WAR-time flying kit once used by Wetherby-born Battle of Britain ace James ‘Ginger’ Lacey, the pilot who chased and shot down a German bomber which attacked Buckingham Palace, has been sold at auction for £1,600.
The items (pictured left) were given to Lacey’s last flying pupil, Chris Lodder, by Lacey’s wife following the fighter pilot’s death in 1989, aged 72.
Mr Lodder said his financial circumstances had forced him to sell the items, which included a leather flying helmet issued to Lacey in 1941, oxygen mask and goggles which were dented when the pilot bailed out.
Mr Lodder, who Lacey taught to fly when he was an instructor at Bridlington in the 1980s, said he felt bad about having to sell the items, but he had the support of Lacey’s daughter Min.
“I had a word with Min about it because obviously I feel really bad about it but she said, ‘what would the old man have said? ‘Christ, it’s only a bl**dy hat – get rid’.”
James ‘Ginger’ Lacey (pictured inset), attended King James’ Grammar School in Knaresborough, and ended the war with a tally of 28 destroyed enemy aircraft, 18 of which were gained as a Hurricane pilot in the Battle of Britain, making him the second highest Battle of Britain ace.
He was also one of the few RAF fighter pilots who was flying at the start and the end of the war.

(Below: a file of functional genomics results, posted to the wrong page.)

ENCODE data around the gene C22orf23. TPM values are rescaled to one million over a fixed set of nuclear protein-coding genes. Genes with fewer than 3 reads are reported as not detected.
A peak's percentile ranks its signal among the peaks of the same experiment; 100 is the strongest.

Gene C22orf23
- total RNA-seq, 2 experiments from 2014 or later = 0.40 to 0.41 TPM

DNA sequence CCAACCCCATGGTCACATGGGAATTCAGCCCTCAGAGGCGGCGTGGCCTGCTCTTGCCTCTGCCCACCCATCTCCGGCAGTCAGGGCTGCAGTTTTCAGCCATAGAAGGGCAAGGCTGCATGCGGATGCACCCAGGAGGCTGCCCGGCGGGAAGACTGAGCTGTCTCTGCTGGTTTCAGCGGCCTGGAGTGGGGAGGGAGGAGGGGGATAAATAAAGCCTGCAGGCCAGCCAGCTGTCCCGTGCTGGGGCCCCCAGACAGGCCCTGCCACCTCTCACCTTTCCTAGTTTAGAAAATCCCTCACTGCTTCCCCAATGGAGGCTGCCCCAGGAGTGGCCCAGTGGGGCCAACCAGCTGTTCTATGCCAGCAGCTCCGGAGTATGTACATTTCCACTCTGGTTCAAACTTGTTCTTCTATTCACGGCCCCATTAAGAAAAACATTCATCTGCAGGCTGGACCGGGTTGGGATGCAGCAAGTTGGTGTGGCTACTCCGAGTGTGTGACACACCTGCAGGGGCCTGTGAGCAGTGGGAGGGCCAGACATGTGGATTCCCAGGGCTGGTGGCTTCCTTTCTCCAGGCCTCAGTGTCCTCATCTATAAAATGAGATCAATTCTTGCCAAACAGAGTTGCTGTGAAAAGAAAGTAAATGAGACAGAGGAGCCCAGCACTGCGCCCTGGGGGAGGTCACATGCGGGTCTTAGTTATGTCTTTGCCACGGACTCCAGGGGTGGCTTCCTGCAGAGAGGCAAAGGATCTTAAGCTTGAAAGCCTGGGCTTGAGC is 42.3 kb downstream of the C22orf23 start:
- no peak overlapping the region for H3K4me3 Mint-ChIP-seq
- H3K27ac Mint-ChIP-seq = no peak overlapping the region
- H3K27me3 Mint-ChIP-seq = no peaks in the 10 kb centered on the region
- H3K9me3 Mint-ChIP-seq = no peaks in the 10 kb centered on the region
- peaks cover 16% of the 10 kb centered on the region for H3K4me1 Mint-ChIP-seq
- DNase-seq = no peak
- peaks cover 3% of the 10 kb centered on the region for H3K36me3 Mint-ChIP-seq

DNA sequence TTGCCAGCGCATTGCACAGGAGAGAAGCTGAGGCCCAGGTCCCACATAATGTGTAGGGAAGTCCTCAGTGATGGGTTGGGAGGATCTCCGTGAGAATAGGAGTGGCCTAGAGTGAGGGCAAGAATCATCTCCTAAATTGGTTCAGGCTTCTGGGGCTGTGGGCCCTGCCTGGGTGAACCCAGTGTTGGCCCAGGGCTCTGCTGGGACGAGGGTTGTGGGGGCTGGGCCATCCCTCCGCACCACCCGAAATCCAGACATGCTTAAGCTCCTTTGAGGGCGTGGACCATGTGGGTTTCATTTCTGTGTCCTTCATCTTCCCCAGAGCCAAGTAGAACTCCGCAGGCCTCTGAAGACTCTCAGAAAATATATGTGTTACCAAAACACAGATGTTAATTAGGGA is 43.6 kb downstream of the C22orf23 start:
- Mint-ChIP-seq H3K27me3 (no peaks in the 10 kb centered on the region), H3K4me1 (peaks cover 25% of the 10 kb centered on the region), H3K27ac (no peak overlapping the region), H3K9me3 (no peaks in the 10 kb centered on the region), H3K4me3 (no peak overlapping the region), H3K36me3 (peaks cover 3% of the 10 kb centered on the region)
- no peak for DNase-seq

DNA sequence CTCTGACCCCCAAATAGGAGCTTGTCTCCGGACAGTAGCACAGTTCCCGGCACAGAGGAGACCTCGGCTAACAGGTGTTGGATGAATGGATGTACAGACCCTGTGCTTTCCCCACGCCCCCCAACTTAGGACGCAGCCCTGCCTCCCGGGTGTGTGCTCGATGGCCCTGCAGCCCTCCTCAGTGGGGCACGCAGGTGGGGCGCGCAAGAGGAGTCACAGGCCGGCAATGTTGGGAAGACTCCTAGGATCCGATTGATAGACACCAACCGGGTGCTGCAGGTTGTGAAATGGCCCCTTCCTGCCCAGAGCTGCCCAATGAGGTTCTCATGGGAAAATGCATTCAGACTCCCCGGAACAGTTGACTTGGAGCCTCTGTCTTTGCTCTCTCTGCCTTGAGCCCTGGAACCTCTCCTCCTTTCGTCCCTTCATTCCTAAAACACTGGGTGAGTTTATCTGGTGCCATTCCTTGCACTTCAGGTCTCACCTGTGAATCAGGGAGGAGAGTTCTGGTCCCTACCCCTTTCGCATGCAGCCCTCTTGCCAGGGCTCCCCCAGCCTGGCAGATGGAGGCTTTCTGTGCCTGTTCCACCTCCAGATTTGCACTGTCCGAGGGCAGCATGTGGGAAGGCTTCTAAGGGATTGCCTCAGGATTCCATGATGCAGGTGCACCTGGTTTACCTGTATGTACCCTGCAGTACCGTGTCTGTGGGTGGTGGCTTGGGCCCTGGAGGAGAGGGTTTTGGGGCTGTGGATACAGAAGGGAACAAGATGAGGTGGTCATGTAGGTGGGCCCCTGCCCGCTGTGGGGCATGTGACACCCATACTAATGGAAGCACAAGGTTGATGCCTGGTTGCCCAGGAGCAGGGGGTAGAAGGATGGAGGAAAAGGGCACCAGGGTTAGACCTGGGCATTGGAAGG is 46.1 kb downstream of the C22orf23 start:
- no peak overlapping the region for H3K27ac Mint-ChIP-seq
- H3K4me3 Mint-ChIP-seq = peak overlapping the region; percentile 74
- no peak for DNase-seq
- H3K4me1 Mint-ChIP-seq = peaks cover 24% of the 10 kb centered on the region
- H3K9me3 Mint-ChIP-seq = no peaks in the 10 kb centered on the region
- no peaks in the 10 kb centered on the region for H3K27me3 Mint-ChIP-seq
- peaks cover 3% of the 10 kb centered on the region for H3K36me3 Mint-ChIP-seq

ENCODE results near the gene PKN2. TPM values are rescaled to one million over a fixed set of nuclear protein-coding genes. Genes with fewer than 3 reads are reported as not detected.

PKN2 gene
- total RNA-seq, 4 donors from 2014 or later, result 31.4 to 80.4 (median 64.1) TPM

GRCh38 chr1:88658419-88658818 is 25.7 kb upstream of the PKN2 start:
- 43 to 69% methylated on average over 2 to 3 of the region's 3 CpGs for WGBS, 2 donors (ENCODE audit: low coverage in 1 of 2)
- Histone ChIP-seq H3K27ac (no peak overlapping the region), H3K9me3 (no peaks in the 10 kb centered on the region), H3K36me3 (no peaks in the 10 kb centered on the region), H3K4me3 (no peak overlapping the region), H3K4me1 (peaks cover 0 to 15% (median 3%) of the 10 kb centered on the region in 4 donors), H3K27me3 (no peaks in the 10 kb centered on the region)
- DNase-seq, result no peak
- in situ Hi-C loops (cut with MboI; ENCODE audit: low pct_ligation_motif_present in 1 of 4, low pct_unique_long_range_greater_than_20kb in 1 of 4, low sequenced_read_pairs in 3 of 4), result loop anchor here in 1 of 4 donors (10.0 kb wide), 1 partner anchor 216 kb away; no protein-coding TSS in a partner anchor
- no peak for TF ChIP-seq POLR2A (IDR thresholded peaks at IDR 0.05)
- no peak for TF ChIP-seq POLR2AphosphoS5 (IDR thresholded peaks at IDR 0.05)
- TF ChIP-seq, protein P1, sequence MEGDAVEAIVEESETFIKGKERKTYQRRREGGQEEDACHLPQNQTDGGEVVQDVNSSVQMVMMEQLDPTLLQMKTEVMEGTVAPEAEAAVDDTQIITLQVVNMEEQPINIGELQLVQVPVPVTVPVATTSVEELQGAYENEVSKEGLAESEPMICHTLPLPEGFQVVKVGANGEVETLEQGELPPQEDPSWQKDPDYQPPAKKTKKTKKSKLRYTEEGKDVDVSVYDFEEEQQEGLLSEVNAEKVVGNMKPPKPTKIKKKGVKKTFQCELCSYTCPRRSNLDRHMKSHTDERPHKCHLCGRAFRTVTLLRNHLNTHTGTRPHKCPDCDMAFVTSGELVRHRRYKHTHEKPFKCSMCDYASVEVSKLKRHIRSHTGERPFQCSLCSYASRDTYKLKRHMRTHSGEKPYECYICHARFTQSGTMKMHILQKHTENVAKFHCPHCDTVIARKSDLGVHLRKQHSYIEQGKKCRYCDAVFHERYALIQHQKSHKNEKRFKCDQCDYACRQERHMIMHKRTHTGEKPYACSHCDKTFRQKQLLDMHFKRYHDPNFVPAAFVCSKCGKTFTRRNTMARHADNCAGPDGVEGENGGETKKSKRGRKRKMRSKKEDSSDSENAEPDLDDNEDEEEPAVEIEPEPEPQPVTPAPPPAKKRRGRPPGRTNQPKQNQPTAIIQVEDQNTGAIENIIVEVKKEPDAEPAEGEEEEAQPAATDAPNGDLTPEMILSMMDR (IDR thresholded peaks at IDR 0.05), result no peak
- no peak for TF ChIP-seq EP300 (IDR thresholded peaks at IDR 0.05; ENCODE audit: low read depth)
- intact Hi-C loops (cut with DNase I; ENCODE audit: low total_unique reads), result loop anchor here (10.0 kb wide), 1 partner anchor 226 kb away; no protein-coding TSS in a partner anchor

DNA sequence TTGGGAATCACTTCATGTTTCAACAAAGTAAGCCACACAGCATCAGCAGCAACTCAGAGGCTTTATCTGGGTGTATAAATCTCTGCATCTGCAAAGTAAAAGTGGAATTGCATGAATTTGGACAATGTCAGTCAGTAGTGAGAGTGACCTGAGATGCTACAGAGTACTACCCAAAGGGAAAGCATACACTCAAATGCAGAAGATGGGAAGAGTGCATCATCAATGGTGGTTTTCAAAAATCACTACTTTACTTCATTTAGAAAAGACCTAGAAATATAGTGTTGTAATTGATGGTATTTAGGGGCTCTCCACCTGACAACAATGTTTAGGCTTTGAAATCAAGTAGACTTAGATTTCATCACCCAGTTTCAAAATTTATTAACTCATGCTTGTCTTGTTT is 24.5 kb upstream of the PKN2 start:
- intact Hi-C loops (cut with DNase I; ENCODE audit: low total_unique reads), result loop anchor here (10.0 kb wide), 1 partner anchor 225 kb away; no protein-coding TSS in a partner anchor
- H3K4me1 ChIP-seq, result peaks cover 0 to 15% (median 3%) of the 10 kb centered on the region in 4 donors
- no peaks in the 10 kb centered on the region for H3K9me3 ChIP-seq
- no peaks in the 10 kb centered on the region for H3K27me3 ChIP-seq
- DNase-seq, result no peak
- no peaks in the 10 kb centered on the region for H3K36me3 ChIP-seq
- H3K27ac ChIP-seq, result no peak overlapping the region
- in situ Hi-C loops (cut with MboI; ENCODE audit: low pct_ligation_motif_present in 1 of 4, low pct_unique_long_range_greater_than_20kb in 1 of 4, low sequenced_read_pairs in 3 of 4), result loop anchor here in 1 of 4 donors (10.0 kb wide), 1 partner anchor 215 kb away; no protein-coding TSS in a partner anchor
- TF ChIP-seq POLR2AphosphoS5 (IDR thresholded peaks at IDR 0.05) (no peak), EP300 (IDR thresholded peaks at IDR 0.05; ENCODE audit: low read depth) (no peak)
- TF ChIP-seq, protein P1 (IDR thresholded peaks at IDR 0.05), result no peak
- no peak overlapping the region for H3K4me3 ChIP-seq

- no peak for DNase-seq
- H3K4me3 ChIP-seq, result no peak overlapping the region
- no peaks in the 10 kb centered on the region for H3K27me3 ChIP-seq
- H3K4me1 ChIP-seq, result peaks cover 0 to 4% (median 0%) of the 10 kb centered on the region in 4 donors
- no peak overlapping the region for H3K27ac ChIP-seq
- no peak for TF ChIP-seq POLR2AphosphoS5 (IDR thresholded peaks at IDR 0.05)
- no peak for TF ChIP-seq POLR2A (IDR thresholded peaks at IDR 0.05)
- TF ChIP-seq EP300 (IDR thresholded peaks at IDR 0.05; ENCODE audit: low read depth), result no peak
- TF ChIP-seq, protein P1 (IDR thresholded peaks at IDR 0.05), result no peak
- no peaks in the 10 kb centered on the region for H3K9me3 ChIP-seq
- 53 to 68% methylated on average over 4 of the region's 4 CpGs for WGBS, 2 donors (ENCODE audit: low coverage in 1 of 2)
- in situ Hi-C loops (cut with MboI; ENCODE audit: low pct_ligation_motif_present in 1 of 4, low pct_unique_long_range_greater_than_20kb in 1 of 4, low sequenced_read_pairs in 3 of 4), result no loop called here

His war-time exploits with 501 Squadron sounded like fiction and on one occasion he made two Messerschmitt 109 fighters collide with each other.
But his best known ‘kill’ happened in September 1940 when he chased and shot down a German Heinkel III bomber which had attacked Buckingham Palace.
“That was the one that really mattered to him,” said Mr Lodder. “He took off in fog to go after the guy. They said ‘you can’t go up’ and he said ‘I’m bl**dy going’.”
Min Lacey, who lives in Cheltenham, said her father would have approved of the sale.
Asked who she wanted to buy her father’s possessions at the auction in Nottingham, she said: “Oh gosh, someone like an exotic multi-millionaire like Spielberg who will find out about my dad’s life and then make a film about it!”
It is understood that the flying items were bought by a man local to the Nottingham area, who eventually intends to donate them to a museum.
The items were put for sale at Arthur Johnson and Sons in Nottingham.